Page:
Audiobook Review: The Shambling Guide to New York City by Mur Lafferty

25 05 2013

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2013 Zombie Awareness Month

The Shambling Guide to New York City by Mur Lafferty

Read by Mur Lafferty

Hachette Audio

Length: 9 Hrs 24 Min

Genre: Urban Fantasy

Quick Thoughts: The Shambling Guide to New York City has a fun, silly set up with some potential for monster mayhem of all sorts, yet never really lives up to this potential. Lafferty has some unique and fascinating concepts she throws around, and I think with some more focus and depth, she could pull off something really special, but for me, The Shambling Guide to New York City wasn’t special at all.

Grade: C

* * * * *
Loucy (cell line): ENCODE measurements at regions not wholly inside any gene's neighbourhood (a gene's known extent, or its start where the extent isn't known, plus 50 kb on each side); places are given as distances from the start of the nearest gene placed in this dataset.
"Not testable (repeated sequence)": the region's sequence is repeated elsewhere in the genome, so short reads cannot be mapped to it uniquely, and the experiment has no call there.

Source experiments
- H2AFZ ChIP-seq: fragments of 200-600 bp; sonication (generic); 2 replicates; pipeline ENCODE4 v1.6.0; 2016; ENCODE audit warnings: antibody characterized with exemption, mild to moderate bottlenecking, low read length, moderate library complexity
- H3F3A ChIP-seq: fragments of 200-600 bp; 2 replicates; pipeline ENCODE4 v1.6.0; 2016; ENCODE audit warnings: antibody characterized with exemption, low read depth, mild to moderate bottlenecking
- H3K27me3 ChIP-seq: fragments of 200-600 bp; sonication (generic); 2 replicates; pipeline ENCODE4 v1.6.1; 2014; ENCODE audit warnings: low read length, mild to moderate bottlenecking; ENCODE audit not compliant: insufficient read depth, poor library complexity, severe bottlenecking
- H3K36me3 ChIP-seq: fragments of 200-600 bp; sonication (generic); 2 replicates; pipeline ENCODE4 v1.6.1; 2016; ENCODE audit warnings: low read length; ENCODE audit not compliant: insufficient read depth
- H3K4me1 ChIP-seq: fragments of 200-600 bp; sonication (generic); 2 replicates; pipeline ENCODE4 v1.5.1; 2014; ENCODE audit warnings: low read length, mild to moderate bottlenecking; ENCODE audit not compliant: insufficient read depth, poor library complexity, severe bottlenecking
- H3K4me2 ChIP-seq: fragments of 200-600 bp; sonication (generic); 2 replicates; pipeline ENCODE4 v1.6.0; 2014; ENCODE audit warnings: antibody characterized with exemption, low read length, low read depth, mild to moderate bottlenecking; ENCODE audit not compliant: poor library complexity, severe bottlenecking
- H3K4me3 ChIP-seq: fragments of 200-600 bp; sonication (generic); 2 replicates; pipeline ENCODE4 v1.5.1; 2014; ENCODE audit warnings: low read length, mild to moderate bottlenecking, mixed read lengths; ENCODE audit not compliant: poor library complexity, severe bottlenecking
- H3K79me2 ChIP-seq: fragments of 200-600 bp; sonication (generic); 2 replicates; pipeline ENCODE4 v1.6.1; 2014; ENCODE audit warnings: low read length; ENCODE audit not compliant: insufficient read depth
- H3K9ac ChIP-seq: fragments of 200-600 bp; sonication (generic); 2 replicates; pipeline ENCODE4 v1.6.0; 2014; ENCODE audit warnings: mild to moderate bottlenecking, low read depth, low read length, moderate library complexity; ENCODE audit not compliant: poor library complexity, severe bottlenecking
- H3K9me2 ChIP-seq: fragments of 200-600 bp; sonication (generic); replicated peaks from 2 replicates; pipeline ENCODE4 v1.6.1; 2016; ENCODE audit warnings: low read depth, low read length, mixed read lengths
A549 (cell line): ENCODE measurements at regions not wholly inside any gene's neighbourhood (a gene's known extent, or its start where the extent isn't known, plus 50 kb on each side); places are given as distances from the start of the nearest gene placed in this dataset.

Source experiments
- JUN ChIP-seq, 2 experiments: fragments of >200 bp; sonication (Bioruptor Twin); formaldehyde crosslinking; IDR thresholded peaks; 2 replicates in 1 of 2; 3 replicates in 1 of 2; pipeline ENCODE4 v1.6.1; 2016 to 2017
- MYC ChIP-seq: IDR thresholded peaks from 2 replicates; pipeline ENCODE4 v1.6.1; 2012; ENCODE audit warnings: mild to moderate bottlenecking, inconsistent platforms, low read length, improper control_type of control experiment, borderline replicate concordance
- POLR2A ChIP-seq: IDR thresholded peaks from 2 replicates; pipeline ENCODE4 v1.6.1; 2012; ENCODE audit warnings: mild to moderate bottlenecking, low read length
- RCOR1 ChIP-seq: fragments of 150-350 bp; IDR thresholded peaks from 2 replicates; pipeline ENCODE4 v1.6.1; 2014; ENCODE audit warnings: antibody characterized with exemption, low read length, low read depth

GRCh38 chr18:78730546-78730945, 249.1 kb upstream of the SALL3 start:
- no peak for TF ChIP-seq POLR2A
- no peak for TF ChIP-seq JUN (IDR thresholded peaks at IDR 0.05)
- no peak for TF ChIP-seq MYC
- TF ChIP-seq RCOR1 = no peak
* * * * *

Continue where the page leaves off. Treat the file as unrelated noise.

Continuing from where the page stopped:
One of the most interesting, often repeated ideas in urban fantasy is the idea that past horror and fantasy greats weren’t actually fiction writers but recorders of a secret history unbeknownst to the public. That authors like Lovecraft and the Brother’s Grimm were chroniclers of events that the so called true histories neglect. I often wonder if years in the future, some apocalyptic surviving remnant of humanity will discover our fiction and believe that we actually lived in a time where Vampires were into sparkly S&M and wizards roamed Chicago yelling incantations and blowing up electronics. I wonder which of out authors will be looked upon as the secret histories of out time. Yet, most importantly, there is a small part of my brain that wonders which of my favorite authors are actually chronicling the mysterious magical undergrounds that some sort of mental block on us normal modern citizen prevent us from seeing. Have our earthquakes and other natural disasters been covers for horrible magical battles among the Fae and humanity, told the likes of Jim Butcher and Seanan McGuire? Are there Vampires and Werewolves running around small southern towns that only Charlain Harris can see? Is there a mysterious town called Derry where Clowns and spiders haunt the lives of little children? Is the strange and twisted mind of Chuck Wendig truly just a reflection on the world we live it? God I hope not. Now, I know the likelihood that any of these authors are doing anything more that telling us stories that were planted into their genetic memories by some ancient Saurian aliens species who seeded human life among the stars, but part of me can’t help but wonder what if. What if their stories are real? What if our ancient Lizard benefactors didn’t actually mess with Stephen King’s brain? Yeah, I know, the idea is ridiculous.